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Life an unending road trip for minor leaguers

The life of a big leaguer is one to envy. Minor leaguers? Not so much.

The life of a big leaguer is one to envy: first-class travel, the best hotels, big paychecks and adoring fans in oversized ballparks.

 

The life of a minor league? Not so much.

 

Some players make the major leagues and never look back. Some spend years playing in the minors and barely get a taste of the good life. It’s the cost of trying to make it as a big league player.

 

As the Angels embark on a nine-game trip beginning Tuesday in Baltimore, infielder Andrew Romine and catcher John Hester accept the fact that their time with the big club is limited. At some point – nobody knows when -- both will be sent down to Triple-A Salt Lake. So embracing every moment is important.

 

For minor leaguers on call-ups, life is an unending road trip. You pack a few things, jump on the next plane, meet your teammates and hope you get a chance to impress the organization. You never get comfortable being in one place for too long.

 

“You get used to that from the first day you sign in pro ball,” Angels manager Mike Scioscia said. “You’re on your own. You could get called up in a day. Believe me, you travel light.”

 

Pitcher Brad Mills was called up from Salt Lake on April 14 and sent back down the next day. Romine came up May 24 and returned five days later. He was recalled again last week when catcher Hank Conger was sent out on an option. Hester came up May 11 when starting catcher Chris Iannetta broke a bone in his right wrist.

 

It’s life on the move. Players try to make the most of the opportunity and not worry about how long they’ll stay or when they’ll going back to the minors.

 

“You just show up every day and expect to play,” Hester said. “It’s kind of the role I have this year. The future for me here isn’t necessarily set in stone, but I like to go out there and pretend it is. I try to do what I can feel as comfortable as I can, feel as much a part of the team as I can, because it’s important to feel you’re part of the greater whole.”

 

As a backup to current starter Bobby Wilson, Hester has played in 21 games and is hitting .245 with one home run. The Angels signed him in May after he began the season with the Orioles’ Triple-A team in Norfolk, Va., and was released April 20.

 

Romine, the son of former Boston Red Sox outfielder Kevin Romine, has played in just one game, a pinch-running appearance last Tuesday against the San Francisco Giants. The Angels’ middle infielders, second baseman Howie Kendrick and shortstop Erick Aybar, are signed long term, so Romine knows opportunities will be infrequent.

 

Still, it doesn’t keep him from hoping he gets a chance to play more regularly at some point.

 

“You’re always thinking about it,” he said. “But you try to put it aside and focus on what’s going to happen that day. If I’m not starting today, what am I going to be able to do to help the team? If it’s a bunt or a hit-and-run or running for somebody, that’s what I’ve got to focus on doing.”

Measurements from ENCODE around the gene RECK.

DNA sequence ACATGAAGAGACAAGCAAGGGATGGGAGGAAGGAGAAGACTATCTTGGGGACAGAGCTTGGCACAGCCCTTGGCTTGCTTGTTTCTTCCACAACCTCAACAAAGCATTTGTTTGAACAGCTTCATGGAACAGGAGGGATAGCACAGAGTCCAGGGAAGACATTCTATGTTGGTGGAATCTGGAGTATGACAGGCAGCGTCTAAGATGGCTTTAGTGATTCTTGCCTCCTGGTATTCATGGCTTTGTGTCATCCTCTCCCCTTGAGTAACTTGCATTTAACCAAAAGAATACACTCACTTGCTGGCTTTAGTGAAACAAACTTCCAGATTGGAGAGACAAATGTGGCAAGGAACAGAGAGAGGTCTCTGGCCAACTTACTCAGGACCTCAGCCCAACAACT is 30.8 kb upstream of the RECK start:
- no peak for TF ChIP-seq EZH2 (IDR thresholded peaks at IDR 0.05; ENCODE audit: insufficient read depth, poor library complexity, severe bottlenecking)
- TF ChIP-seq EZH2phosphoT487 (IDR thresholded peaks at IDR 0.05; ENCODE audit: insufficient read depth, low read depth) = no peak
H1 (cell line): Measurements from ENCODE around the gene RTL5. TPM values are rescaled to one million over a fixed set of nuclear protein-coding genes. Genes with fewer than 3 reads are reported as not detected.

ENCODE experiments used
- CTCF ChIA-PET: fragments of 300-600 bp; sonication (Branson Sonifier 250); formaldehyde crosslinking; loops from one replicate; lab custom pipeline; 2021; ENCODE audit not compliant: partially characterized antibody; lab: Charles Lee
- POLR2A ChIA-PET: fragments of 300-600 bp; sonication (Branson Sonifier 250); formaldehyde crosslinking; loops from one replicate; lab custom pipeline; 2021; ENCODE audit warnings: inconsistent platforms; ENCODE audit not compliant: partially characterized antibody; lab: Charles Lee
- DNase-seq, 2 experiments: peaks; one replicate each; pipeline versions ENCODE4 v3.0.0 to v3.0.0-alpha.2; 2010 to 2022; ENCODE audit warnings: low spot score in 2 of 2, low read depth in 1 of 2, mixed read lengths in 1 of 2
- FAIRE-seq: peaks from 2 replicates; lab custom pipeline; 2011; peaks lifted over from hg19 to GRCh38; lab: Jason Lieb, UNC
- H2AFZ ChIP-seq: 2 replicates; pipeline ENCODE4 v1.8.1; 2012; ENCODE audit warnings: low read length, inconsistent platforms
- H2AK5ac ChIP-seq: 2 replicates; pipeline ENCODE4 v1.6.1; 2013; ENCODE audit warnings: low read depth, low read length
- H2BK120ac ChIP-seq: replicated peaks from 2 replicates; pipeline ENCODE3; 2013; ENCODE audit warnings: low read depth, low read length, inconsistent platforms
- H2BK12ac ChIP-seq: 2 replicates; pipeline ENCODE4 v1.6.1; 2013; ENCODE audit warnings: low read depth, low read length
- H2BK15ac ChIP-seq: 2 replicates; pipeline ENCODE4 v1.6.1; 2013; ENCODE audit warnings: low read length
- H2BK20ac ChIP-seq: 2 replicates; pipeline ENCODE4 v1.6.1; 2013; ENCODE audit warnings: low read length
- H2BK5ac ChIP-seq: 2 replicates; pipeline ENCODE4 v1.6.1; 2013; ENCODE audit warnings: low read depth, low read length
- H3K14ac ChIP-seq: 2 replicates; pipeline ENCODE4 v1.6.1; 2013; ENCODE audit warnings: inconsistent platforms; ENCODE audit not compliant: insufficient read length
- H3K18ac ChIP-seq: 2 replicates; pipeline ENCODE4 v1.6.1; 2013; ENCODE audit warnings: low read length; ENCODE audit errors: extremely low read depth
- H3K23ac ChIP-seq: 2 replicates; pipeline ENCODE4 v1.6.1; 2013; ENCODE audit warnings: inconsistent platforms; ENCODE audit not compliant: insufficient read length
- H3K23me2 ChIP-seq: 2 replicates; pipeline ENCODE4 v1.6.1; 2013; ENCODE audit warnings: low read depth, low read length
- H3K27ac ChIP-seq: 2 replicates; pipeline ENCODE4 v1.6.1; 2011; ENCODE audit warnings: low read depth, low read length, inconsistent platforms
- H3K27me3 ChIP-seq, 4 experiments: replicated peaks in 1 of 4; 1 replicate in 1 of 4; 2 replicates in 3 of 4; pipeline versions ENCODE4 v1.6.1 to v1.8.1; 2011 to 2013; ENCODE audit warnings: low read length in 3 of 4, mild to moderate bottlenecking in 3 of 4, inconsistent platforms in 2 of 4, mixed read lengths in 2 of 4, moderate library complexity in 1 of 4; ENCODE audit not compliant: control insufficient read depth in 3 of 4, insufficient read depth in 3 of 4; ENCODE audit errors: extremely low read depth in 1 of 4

They don’t sweat the small stuff. Because they expect to return to the minors, many of their clothes are left behind. They won’t ship their cars to Anaheim because they’ll need them when they’re sent back down.

 

They’re used to it.

 

“I’m living out of a suitcase,” Hester said, “but I’ve learned to pack enough just to get me through, like one or two dress shirts, a suit, a tie, a pair of dress shoes, two pairs of jeans, a few shirts.”

 

Hester, 28, is currently rooming with former Stanford teammate Chris Lewis, who played in the Angels’ organization and lives in Santa Margarita.

 

“He had an extra room, so I’m crashing there,” Hester said. “I buy him groceries and I’ve taken him out to dinner a time or two.”

 

Romine, 26, owns a place in Orange County, so he’s already home. But many of his clothes are still in Salt Lake. So is his truck. He’s reluctant to ship it south because he’s not sure how long he’ll be with the Angels.

 

But it’s a life he’s grown accustomed to. The mental part of playing every day in the minors and sitting in the majors is more difficult.

 

“Physically, you get used to traveling to different places, even if you’re with one team, because every three or four days you’re going somewhere anyway,” he said. “Mentally, you play different roles when you’re in Triple-A, and then you come back up here and have a different role. Just mentally preparing myself for what I’m going to be doing here or what my role is going to be, that would be a little more of a toll.”

 

Going through the ups and downs of baseball is nothing new. Scioscia said he was called up and sent back down twice in 1980. It goes with the job.

 

“I was 21 years old. I was just happy to be in the big leagues,” he said. “I got about 100 plate appearances that year so I got acclimated to the major leagues and it helped me the next year.

 

“If you’re on the move, like when I got called up, you get your equipment ready, take some clothes and get on a plane. That’s it.”

 

The payoff comes when you stay for good. Mike Trout knows. Maybe Garrett Richards will, too. He’s pitched well since the Angels summoned him from Triple-A to replace an ailing Jered Weaver in the starting rotation.

 

But there’s never any certainty. Players pack light, enjoy the ride and try not to think about the day it will end

 

“Right now, I’ve been having so much fun up here,” Hester said. “The team is winning, everyone’s in a great mood, and I feel like I’m contributing to that. I’m really just enjoying the moment as much as I can.

 

“I’ve been very fortunate this year with the opportunity that’s been given to me so I try not to focus on the small details or reasons to stress out. I’m just doing my best to put those aside and focus on the good things.”